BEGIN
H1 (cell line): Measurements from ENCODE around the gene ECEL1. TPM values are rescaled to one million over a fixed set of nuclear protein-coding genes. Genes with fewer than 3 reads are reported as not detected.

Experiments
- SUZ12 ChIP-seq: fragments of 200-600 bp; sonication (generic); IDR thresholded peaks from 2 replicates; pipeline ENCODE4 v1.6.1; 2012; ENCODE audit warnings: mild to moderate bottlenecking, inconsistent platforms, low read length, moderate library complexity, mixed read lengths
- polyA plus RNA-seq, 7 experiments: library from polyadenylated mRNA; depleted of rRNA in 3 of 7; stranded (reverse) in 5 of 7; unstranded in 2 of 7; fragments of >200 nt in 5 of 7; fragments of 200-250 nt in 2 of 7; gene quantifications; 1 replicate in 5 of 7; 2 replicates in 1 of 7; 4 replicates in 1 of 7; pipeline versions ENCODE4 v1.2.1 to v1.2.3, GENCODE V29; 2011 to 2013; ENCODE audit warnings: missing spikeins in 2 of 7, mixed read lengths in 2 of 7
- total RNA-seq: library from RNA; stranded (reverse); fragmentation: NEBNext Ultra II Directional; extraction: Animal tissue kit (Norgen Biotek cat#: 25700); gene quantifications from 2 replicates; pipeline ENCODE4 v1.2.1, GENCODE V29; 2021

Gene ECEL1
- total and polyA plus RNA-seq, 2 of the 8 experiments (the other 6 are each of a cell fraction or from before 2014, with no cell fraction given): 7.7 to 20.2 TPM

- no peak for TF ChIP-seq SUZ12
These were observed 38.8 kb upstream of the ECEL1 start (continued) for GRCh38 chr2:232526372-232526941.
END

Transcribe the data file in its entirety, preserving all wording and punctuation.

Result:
H1 (cell line): Measurements from ENCODE around the gene ECEL1. TPM values are rescaled to one million over a fixed set of nuclear protein-coding genes. Genes with fewer than 3 reads are reported as not detected.

Experiments
- SUZ12 ChIP-seq: fragments of 200-600 bp; sonication (generic); IDR thresholded peaks from 2 replicates; pipeline ENCODE4 v1.6.1; 2012; ENCODE audit warnings: mild to moderate bottlenecking, inconsistent platforms, low read length, moderate library complexity, mixed read lengths
- polyA plus RNA-seq, 7 experiments: library from polyadenylated mRNA; depleted of rRNA in 3 of 7; stranded (reverse) in 5 of 7; unstranded in 2 of 7; fragments of >200 nt in 5 of 7; fragments of 200-250 nt in 2 of 7; gene quantifications; 1 replicate in 5 of 7; 2 replicates in 1 of 7; 4 replicates in 1 of 7; pipeline versions ENCODE4 v1.2.1 to v1.2.3, GENCODE V29; 2011 to 2013; ENCODE audit warnings: missing spikeins in 2 of 7, mixed read lengths in 2 of 7
- total RNA-seq: library from RNA; stranded (reverse); fragmentation: NEBNext Ultra II Directional; extraction: Animal tissue kit (Norgen Biotek cat#: 25700); gene quantifications from 2 replicates; pipeline ENCODE4 v1.2.1, GENCODE V29; 2021

Gene ECEL1
- total and polyA plus RNA-seq, 2 of the 8 experiments (the other 6 are each of a cell fraction or from before 2014, with no cell fraction given): 7.7 to 20.2 TPM

- no peak for TF ChIP-seq SUZ12
These were observed 38.8 kb upstream of the ECEL1 start (continued) for GRCh38 chr2:232526372-232526941.